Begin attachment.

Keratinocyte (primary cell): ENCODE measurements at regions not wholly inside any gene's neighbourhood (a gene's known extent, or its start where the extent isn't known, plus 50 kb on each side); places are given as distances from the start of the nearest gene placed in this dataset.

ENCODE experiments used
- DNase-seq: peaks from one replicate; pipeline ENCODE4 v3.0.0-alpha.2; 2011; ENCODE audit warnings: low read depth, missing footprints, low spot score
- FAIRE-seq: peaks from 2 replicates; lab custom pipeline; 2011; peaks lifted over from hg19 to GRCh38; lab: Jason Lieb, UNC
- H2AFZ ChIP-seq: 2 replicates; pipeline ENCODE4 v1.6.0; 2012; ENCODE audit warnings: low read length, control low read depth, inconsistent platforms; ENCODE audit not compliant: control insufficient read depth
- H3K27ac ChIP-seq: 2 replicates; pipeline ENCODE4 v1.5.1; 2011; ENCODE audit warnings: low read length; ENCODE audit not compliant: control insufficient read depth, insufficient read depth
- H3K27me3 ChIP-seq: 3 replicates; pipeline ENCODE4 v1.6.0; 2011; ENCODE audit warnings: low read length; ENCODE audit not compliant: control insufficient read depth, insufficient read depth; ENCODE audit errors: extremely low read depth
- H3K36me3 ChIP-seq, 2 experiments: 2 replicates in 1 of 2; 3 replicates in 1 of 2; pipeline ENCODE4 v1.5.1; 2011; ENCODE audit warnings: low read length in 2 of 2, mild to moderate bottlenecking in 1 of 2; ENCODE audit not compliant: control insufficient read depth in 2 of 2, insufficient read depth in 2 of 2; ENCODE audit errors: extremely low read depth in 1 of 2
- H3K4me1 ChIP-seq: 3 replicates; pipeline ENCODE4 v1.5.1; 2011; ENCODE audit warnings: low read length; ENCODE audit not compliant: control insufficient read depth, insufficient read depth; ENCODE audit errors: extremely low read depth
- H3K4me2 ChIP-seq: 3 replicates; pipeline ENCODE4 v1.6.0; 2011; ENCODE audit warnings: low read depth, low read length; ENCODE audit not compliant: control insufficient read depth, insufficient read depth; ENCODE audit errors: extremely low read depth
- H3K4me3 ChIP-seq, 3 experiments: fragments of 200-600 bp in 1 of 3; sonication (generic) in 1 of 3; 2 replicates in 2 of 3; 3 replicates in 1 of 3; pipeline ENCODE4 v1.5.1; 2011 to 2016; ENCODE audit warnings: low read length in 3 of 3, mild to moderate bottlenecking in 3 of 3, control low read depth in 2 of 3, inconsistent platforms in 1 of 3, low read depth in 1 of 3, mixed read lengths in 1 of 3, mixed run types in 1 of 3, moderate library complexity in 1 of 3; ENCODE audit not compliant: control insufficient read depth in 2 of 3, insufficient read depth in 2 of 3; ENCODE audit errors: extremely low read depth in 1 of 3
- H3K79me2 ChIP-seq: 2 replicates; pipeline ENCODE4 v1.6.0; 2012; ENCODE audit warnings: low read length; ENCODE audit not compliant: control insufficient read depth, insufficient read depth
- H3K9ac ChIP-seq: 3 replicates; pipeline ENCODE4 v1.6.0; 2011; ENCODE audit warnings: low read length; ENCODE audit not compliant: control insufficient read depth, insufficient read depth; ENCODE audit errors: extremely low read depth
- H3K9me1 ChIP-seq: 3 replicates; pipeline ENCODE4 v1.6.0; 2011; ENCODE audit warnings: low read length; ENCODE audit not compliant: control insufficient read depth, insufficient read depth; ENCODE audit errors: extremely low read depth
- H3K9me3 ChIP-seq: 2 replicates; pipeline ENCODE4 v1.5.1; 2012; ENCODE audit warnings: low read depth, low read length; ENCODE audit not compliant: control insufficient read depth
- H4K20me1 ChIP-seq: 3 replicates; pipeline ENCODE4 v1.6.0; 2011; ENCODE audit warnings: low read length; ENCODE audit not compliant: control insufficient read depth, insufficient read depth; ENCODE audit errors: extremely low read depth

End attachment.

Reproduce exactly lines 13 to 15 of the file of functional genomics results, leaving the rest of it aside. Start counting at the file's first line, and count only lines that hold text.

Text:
- H3K9ac ChIP-seq: 3 replicates; pipeline ENCODE4 v1.6.0; 2011; ENCODE audit warnings: low read length; ENCODE audit not compliant: control insufficient read depth, insufficient read depth; ENCODE audit errors: extremely low read depth
- H3K9me1 ChIP-seq: 3 replicates; pipeline ENCODE4 v1.6.0; 2011; ENCODE audit warnings: low read length; ENCODE audit not compliant: control insufficient read depth, insufficient read depth; ENCODE audit errors: extremely low read depth
- H3K9me3 ChIP-seq: 2 replicates; pipeline ENCODE4 v1.5.1; 2012; ENCODE audit warnings: low read depth, low read length; ENCODE audit not compliant: control insufficient read depth